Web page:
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Monday, September 26, 2005

Halliburton: An Example of the Pro-Welfare, Anti-Free Market Ideology of the Republican Party

When the United States invaded Iraq, Halliburton's stock stood at $20 per share. As of September 20th, 2 and a half years of war profiteering had brought Halliburton's stock to $66 per share. Clearly, this business deal worked for Halliburton. Unlike most companies, however, Halliburton didn't earn profit for high quality work. They earned profit for shoddy work they obtained by subverting the free market.

Halliburton took $10.7 billion for "work" in Iraq between 2003 and 2004 alone. This constitutes a staggering 52% of all money given to contractors in Iraq. Some of this payment has been pure profit: Halliburton famously charged the United States $2.68 per gallon to import Gas to Iraq from Kuwait; a government agency did the exact same job for $1.57 per gallon. Halliburton provided 10,000 meals a day but charged us for 20,000.

Halliburton didn't get a no bid contract to remove gold fillings from the victims of Hurricane Katrina, but these days that's not so far from the mark.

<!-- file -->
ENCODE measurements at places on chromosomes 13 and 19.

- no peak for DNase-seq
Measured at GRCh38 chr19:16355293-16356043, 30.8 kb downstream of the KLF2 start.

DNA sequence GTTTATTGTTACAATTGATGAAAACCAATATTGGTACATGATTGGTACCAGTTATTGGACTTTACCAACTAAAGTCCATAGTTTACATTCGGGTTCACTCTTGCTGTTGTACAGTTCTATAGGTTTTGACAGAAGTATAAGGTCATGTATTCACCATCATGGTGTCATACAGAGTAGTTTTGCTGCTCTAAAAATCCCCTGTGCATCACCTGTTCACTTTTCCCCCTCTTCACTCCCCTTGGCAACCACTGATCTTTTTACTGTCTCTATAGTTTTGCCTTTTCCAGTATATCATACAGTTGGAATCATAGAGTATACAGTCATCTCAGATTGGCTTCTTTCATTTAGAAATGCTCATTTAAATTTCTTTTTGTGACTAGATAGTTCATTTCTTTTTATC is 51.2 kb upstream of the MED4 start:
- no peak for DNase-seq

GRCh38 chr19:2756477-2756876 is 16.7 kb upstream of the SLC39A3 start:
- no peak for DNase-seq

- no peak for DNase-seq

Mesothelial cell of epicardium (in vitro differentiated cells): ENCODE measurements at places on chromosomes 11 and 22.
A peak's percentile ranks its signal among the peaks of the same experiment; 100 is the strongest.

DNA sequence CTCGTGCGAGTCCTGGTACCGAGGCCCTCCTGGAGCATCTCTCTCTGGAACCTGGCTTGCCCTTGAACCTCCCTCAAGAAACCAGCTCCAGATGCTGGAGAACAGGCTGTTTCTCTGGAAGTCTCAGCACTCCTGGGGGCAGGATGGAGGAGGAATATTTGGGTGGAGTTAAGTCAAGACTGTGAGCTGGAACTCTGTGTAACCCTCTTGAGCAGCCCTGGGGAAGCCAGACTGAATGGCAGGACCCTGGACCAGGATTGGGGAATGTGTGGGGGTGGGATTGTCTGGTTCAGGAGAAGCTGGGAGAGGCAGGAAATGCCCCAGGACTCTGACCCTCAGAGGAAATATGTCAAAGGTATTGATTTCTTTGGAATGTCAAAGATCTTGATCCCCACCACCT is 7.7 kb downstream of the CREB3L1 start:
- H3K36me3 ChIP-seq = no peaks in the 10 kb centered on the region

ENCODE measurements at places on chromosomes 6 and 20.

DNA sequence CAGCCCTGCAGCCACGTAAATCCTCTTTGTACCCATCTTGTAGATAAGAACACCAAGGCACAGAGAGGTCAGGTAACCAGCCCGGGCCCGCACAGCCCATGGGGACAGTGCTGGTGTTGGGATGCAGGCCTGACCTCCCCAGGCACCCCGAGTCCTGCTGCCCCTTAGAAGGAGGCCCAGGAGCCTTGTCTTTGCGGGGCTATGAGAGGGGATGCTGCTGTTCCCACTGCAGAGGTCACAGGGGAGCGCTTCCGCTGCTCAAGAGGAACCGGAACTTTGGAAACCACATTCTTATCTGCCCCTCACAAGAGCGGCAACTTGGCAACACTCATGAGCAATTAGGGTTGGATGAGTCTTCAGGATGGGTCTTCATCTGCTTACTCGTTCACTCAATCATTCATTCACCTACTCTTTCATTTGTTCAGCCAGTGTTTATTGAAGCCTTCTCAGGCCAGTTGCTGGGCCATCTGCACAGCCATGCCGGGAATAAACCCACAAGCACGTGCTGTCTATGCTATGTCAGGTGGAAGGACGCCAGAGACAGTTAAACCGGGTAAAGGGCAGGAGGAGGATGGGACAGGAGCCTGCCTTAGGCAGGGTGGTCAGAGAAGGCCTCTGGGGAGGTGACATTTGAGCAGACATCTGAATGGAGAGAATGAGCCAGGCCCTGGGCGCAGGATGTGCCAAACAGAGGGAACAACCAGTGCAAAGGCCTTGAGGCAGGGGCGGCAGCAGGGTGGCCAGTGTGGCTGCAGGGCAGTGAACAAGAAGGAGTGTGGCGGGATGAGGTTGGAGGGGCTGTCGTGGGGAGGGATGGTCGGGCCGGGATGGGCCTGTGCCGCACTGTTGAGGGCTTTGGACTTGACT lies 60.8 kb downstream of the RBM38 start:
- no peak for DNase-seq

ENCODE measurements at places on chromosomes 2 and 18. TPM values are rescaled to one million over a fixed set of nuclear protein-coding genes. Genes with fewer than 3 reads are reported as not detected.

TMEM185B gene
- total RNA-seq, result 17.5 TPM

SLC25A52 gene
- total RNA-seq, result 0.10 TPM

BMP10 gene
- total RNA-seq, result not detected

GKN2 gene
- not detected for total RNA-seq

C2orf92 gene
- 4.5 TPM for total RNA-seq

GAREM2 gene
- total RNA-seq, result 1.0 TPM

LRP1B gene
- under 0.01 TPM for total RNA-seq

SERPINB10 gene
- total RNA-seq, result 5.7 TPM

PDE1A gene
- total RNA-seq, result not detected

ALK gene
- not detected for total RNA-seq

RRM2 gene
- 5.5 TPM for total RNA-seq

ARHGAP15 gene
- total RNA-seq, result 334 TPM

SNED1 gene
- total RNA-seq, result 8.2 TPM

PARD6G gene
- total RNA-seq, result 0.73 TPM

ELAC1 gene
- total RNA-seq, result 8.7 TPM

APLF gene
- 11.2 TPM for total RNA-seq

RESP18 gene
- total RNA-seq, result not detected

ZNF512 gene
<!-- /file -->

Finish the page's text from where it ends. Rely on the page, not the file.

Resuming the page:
Let's recap the situation: First, paying Halliburton for twice as much work as they actually do equals corporate welfare. See, as conservatives love to point out, welfare is money for free. That's what we are giving Halliburton every single day. Second, no-bid contracts belong only in Communist countries; the very essence of the free market is competition. My tax dollars go subsidize a corporation who has proven to cheat America. Continuing to give cash to people doing shit work defies the free market.

I challenge any Republican reading this to answer a simple question: If you are in favor of a free market and against welfare, how can you justify the Republican treatment of Halliburton?

I don't expect an answer because there is no way to rationalize the Republican talk with the Republican walk. A vote for the Republican Party is a vote against the free market, for wasteful spending and for massive welfare, albeit only to mega-rich corporations.

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